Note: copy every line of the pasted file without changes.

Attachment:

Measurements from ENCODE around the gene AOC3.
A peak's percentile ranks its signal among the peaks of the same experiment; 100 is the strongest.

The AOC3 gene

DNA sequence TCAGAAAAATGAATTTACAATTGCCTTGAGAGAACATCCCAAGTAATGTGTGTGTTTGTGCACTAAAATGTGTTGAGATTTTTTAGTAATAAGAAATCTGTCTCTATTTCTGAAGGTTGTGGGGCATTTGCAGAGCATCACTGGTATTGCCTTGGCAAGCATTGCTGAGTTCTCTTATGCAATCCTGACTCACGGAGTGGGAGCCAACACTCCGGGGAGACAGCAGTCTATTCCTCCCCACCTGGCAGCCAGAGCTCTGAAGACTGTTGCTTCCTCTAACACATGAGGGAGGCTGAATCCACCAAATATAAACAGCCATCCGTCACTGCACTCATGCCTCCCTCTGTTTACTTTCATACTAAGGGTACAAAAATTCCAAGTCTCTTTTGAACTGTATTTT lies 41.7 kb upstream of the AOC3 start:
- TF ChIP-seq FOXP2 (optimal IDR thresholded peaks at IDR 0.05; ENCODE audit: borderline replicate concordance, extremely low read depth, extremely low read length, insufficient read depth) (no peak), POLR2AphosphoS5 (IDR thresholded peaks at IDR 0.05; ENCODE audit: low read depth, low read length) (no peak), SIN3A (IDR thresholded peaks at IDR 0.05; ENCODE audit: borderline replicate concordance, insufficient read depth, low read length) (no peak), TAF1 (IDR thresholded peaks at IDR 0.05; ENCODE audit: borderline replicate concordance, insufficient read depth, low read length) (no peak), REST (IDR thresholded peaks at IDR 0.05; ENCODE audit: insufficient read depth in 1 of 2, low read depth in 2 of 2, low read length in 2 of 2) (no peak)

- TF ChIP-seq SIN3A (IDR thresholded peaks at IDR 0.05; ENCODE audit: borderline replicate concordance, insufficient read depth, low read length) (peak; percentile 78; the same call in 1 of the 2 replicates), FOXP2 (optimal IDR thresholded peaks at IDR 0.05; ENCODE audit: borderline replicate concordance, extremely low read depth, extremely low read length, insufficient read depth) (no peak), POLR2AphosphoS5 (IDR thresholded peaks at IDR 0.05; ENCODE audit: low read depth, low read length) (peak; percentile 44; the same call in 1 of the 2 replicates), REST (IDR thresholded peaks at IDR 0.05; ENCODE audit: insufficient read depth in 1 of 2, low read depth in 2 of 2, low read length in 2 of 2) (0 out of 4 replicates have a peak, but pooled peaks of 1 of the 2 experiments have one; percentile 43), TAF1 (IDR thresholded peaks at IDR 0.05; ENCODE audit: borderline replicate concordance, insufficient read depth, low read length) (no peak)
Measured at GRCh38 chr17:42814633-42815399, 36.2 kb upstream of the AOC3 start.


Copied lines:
Measurements from ENCODE around the gene AOC3.
A peak's percentile ranks its signal among the peaks of the same experiment; 100 is the strongest.

The AOC3 gene

DNA sequence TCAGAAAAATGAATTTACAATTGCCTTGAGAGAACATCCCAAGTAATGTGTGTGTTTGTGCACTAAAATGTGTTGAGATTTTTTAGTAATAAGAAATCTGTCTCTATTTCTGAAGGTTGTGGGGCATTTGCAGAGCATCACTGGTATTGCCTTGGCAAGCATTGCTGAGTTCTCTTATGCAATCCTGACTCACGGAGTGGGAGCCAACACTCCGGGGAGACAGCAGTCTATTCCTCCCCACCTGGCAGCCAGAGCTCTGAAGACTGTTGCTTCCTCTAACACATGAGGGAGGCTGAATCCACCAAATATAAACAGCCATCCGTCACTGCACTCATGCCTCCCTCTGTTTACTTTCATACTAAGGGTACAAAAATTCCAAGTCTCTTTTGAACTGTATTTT lies 41.7 kb upstream of the AOC3 start:
- TF ChIP-seq FOXP2 (optimal IDR thresholded peaks at IDR 0.05; ENCODE audit: borderline replicate concordance, extremely low read depth, extremely low read length, insufficient read depth) (no peak), POLR2AphosphoS5 (IDR thresholded peaks at IDR 0.05; ENCODE audit: low read depth, low read length) (no peak), SIN3A (IDR thresholded peaks at IDR 0.05; ENCODE audit: borderline replicate concordance, insufficient read depth, low read length) (no peak), TAF1 (IDR thresholded peaks at IDR 0.05; ENCODE audit: borderline replicate concordance, insufficient read depth, low read length) (no peak), REST (IDR thresholded peaks at IDR 0.05; ENCODE audit: insufficient read depth in 1 of 2, low read depth in 2 of 2, low read length in 2 of 2) (no peak)

- TF ChIP-seq SIN3A (IDR thresholded peaks at IDR 0.05; ENCODE audit: borderline replicate concordance, insufficient read depth, low read length) (peak; percentile 78; the same call in 1 of the 2 replicates), FOXP2 (optimal IDR thresholded peaks at IDR 0.05; ENCODE audit: borderline replicate concordance, extremely low read depth, extremely low read length, insufficient read depth) (no peak), POLR2AphosphoS5 (IDR thresholded peaks at IDR 0.05; ENCODE audit: low read depth, low read length) (peak; percentile 44; the same call in 1 of the 2 replicates), REST (IDR thresholded peaks at IDR 0.05; ENCODE audit: insufficient read depth in 1 of 2, low read depth in 2 of 2, low read length in 2 of 2) (0 out of 4 replicates have a peak, but pooled peaks of 1 of the 2 experiments have one; percentile 43), TAF1 (IDR thresholded peaks at IDR 0.05; ENCODE audit: borderline replicate concordance, insufficient read depth, low read length) (no peak)
Measured at GRCh38 chr17:42814633-42815399, 36.2 kb upstream of the AOC3 start.